By law, the above rights apply to all defendants, and there were no reports that any groups were denied these rights.


Alain Ramaroson remained in jail at years end. The leader of an opposition party, Ramaroson was arrested in August 2016 and accused of forgery in a land dispute with one of his family members. After several refusals of his attorneys’ requests for temporary release and after several postponements, a first trial was held in July 2017, and he was sentenced to one year in prison and a 900 million ariary ($252,000) fine. In August 2017 the court rendered a judgement related to another charge and sentenced him to 30 months in prison and a 200 million ariary fine ($56,000). The media reported that persons seeking to visit him were required to obtain prior approval from the ministry.

There were no reports of any other cases of politically motivated arrests or detentions.


The judiciary deals with all civil matters, including human rights cases, and individuals or organizations may seek civil remedies for human rights violations through domestic courts. Courts lacked independence, were subject to influence, and often encountered difficulty in enforcing civil judgments. There is no prohibition against appealing to regional human rights bodies, but there was no known case of an appeal. The legal system does not recognize the jurisdiction of the African Court on Human and Peoples’ Rights.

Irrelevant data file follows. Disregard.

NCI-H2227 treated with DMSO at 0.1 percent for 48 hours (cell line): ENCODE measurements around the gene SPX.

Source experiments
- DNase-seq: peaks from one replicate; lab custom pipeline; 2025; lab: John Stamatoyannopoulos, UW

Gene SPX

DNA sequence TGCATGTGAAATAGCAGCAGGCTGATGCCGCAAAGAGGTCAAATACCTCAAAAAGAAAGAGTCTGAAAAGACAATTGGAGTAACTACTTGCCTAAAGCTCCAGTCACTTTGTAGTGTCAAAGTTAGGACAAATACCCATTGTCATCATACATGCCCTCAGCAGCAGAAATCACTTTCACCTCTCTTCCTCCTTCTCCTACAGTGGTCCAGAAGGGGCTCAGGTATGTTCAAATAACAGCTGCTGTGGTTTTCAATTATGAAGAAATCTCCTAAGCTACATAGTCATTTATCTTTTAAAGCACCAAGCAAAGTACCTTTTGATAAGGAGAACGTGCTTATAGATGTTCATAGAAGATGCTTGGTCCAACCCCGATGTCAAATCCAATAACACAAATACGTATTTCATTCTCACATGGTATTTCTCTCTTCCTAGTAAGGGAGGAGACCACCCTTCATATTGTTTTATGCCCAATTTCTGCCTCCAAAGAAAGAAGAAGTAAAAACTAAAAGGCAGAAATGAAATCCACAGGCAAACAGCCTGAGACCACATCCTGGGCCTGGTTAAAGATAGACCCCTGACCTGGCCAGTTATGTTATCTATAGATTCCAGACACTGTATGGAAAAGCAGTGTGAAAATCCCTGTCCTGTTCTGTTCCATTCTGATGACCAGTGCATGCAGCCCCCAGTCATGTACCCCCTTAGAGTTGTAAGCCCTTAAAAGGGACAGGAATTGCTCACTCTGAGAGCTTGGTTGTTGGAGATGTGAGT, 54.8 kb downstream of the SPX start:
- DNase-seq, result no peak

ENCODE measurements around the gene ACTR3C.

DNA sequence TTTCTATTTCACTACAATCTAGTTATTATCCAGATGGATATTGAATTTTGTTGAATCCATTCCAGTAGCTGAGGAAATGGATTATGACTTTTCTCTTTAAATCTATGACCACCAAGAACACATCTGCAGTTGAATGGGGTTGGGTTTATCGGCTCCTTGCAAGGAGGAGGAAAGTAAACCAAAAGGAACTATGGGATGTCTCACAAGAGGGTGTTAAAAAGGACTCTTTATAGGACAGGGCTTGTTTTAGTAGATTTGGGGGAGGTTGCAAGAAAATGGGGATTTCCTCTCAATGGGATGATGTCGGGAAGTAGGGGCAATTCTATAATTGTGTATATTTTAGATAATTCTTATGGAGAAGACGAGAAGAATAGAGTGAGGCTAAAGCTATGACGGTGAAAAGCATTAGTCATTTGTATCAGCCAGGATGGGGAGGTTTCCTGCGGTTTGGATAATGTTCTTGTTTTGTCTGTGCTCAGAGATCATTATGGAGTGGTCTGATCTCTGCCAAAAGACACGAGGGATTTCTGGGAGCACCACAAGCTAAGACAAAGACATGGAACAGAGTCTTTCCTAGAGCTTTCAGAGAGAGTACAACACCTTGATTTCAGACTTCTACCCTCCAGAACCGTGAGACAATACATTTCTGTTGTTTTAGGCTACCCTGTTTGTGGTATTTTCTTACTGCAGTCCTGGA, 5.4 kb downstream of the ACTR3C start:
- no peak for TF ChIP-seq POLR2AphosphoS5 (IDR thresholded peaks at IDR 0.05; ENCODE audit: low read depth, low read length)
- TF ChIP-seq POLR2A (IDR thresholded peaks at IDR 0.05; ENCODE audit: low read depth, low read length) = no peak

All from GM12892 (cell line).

During the year, media reported several similar cases of forced evictions of entire communities in various parts of the country, supported by security forces, to the benefit of foreign investors. There were no reports that the evicted persons in any of these cases received any restitution.

There was no report of government action to seize private properties for public use during the year.

The law prohibits such actions, but there were a few reports the government failed to respect these provisions.

On May 20, for example, five soldiers belonging to a unit from Antsirabe seized 15 zebu cattle from a courtyard and burned a house in the district of Manandriana, Amoron’i Mania. The soldiers had allegedly received an anonymous tip that the resident was a cattle rustler and had gone to the village to arrest him. When they found no one in the suspect’s presumed house, they burned it and seized the zebus.

Section 6. Discrimination, Societal Abuses, and Trafficking in Persons


Rape and Domestic Violence: The law prohibits rape but does not address spousal rape. Penalties range from five years to life in prison. Rape of a pregnant woman is punishable by hard labor. Authorities may add an additional two to five years’ imprisonment if the rape involves assault and battery. Authorities rarely enforced the law.